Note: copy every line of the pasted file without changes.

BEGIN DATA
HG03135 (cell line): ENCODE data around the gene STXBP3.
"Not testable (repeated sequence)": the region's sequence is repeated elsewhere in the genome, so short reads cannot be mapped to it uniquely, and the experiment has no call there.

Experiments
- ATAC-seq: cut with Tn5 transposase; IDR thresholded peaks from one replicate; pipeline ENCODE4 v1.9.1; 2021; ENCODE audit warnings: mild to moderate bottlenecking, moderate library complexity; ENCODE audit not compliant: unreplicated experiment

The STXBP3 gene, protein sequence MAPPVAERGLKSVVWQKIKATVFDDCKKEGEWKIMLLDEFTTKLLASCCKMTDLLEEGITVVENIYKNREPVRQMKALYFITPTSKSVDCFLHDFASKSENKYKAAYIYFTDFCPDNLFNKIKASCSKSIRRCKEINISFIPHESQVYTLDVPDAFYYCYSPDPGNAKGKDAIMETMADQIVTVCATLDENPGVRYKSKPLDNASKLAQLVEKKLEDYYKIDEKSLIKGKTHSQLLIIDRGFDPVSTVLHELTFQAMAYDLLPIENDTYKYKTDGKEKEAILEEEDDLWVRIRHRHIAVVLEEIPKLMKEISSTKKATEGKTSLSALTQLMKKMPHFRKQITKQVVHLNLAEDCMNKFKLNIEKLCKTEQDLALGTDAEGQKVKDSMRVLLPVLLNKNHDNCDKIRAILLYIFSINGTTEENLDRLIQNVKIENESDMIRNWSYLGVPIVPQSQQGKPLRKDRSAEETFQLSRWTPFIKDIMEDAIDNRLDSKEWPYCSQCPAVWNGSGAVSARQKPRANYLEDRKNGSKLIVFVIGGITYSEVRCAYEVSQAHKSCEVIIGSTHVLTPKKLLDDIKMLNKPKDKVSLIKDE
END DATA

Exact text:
HG03135 (cell line): ENCODE data around the gene STXBP3.
"Not testable (repeated sequence)": the region's sequence is repeated elsewhere in the genome, so short reads cannot be mapped to it uniquely, and the experiment has no call there.

Experiments
- ATAC-seq: cut with Tn5 transposase; IDR thresholded peaks from one replicate; pipeline ENCODE4 v1.9.1; 2021; ENCODE audit warnings: mild to moderate bottlenecking, moderate library complexity; ENCODE audit not compliant: unreplicated experiment

The STXBP3 gene, protein sequence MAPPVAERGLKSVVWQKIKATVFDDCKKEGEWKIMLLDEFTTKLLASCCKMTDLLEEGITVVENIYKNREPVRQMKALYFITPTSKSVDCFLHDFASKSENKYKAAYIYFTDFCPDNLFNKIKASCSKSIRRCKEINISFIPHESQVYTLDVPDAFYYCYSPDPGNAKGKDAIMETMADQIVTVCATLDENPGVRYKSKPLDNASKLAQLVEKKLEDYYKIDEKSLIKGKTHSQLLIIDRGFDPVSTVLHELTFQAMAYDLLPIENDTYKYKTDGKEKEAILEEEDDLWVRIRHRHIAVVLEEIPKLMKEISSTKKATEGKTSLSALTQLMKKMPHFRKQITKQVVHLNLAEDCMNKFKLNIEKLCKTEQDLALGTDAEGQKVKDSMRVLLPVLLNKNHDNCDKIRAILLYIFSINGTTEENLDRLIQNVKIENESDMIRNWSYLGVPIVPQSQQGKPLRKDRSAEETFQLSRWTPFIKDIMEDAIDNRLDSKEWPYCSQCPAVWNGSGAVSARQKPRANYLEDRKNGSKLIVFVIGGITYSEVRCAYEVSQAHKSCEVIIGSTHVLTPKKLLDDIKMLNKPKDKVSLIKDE